Hindu cleric Rajan Zed objects to British designers Sera Ulger’s Goddess Durga swimsuits

Sera Ulger’s Goddess Sherwali Swimsuit.
Sera Ulger’s Goddess Sherwali Swimsuit. Photo credit: http://seraulgerldn.com

Sera Ulger’s new collection features swimsuits and leggings with prints of Goddess Durga.

A Dalston, Britain,-based designer has earned the wrath of Indian American cleric Rajan Zed.

The Nevada resident, who calls himself a “Hindu statesman,” reacted sharply to a new range of clothing by designer Sera Ulger.

Ulger’s fashion offerings feature swimsuits and leggings with prints of Goddess Durga, the prominent Hindu warrior deity. An $123 ( 95 pound sterling) swimwear titled Goddess Sherwali Swimsuits sold on the designers’ website has a picture of Durga riding her tiger prominently emblazoned on it. The other fashion items include a pair of leggings and a puffer jacket all with prints of the goddess on it.

Zed, the first cleric to invoke the Hindu prayer in the US Senate, which he did in 2007, has called the collection inappropriate. UK’s Evening Standard quoted the cleric as saying: “Goddess Durga is highly revered in Hinduism and meant to be worshipped in temples or home shrines, and not to adorn one’s buttocks and crotch. The inappropriate usage of Hindu deities for commercial or other agenda is not OK as it hurts devotees.”

ALSO READ: Mural of Goddess Kali at Brooklyn Museum in New York draws the ire of Hindu religious activist (December 19, 2014)

He also added, “Hindus are for free artistic expression and speech as much as anybody else, if not more. But faith is something sacred and attempts at trivializing it hurt the followers.” However, speaking to the Standard, Ulger has refused to roll back the collection. She told the paper: “I do want to sincerely apologize to the Hindu community for offending them without meaning to. I had no intention to hurt anyone during my design process. My brand is about girl power, woman power. It’s about attitude with a lot of emotion to the print. So, using the goddess went hand in hand.”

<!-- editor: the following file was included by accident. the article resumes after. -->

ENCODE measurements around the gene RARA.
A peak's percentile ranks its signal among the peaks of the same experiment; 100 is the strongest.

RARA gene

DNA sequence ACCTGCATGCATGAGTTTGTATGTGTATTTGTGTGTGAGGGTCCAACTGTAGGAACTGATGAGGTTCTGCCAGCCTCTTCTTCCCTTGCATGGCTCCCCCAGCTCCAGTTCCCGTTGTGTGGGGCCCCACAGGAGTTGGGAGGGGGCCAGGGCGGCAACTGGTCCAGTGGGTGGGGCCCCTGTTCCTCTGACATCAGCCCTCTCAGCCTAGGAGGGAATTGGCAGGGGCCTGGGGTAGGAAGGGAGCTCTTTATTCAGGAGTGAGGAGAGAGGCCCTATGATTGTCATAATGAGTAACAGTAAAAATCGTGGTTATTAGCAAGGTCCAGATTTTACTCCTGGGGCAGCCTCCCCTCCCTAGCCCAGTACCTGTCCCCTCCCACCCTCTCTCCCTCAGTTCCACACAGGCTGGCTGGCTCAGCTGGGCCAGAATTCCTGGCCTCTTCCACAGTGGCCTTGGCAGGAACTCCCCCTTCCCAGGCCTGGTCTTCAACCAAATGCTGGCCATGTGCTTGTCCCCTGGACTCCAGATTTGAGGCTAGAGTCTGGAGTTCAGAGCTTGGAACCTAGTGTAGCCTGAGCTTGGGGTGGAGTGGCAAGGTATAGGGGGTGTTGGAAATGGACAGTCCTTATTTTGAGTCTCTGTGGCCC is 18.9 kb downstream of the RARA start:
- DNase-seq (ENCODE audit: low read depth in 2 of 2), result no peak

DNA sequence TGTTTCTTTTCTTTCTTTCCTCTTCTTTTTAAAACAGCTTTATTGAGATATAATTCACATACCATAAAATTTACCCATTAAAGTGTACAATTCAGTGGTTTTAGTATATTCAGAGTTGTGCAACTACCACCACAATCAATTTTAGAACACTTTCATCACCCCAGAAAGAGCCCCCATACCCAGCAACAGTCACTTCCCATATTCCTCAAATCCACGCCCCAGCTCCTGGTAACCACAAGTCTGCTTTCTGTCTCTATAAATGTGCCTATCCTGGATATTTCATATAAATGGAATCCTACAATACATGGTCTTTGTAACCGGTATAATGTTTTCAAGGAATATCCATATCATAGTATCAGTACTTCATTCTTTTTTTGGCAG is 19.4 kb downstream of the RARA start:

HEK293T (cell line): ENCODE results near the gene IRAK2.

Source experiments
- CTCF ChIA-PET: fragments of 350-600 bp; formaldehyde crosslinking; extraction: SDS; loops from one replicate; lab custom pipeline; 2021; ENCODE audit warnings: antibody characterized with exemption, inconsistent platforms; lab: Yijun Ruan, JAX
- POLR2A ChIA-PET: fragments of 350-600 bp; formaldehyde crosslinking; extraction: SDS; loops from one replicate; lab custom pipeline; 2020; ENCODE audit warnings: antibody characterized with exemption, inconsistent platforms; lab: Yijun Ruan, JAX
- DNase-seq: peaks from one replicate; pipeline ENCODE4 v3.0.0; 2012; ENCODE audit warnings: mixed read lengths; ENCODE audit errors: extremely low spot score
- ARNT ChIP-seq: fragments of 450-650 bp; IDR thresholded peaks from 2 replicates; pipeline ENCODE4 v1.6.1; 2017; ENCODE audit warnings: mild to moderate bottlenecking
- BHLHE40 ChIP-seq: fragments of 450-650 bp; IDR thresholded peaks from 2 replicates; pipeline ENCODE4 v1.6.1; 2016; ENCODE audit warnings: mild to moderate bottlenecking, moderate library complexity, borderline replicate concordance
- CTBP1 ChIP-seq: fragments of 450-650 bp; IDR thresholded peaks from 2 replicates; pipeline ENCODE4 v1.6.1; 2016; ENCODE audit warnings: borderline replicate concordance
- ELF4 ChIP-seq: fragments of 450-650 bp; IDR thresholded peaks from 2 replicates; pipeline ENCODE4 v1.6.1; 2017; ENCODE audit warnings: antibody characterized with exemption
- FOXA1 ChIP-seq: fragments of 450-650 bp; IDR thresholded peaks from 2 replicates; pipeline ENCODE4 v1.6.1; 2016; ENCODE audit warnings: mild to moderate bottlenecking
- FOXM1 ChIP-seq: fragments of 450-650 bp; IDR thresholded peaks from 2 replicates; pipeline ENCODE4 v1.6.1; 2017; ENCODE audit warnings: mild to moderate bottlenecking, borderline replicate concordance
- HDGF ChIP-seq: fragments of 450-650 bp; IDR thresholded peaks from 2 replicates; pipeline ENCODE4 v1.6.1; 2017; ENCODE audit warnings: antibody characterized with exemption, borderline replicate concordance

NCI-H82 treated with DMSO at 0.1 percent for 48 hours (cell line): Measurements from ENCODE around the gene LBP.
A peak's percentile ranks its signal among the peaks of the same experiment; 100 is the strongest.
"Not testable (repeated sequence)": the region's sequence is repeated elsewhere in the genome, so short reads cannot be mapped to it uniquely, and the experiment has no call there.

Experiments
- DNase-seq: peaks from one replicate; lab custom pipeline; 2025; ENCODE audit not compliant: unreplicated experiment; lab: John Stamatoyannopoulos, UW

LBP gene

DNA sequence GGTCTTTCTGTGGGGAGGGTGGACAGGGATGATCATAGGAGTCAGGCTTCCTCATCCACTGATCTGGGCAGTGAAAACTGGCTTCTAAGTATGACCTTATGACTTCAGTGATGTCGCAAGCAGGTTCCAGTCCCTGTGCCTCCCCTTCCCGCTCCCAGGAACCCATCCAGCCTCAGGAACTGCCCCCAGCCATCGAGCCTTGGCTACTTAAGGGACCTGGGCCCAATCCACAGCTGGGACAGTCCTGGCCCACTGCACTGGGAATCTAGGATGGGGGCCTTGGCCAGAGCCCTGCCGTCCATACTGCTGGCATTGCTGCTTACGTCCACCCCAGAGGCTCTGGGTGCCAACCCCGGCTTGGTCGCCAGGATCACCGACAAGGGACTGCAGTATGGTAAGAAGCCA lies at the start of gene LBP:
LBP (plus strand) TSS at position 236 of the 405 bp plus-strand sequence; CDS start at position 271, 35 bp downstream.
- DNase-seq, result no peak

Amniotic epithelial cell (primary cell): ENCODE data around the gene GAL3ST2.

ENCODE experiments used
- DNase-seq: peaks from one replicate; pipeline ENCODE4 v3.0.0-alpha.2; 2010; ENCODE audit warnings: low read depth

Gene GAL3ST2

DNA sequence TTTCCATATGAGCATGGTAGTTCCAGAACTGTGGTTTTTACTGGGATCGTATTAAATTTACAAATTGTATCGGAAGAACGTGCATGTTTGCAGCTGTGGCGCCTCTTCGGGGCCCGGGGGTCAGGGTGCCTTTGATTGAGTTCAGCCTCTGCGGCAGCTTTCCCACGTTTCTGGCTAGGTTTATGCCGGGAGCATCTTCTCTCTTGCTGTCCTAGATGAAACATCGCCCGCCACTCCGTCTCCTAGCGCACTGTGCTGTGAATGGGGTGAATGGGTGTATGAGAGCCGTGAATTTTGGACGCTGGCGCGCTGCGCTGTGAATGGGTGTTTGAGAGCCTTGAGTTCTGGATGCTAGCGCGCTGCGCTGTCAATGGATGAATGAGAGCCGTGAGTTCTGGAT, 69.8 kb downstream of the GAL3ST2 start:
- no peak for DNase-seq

She added, “Not everyone loves it but that’s okay with the creative industry, you either love it or hate it. It would cost me thousands of pounds to take it out of production, something I can’t afford. I’m not a massive brand and I want to be able to express myself without someone telling me I can’t.”

Zed, who is also on the governing board of directors of the Northern Nevada International Center, has been leading the cause of Hinduism and creating awareness about misappropriating objects and symbols of Hindu faith in this country and globally. Late last year, he had urged the UK-based Tollgate Brewery to withdraw its Kalika beer, which featured Hindu Goddess Kali. The brewery released a statement that it no longer brewed the beer with Kali on it.

Earlier last year, Zaed, also the President of the Universal Society of Hinduism, released a statement on his website urging Pharrell Williams and Adidas to rename their Holi shoes and apologize. “Hindus feel that Holi footwear collaboratively launched by American singer Pharrell Williams and multinational sportswear corporation Adidas is trivialization of traditions-concepts-symbols-beliefs of Hinduism,” he wrote on his website.


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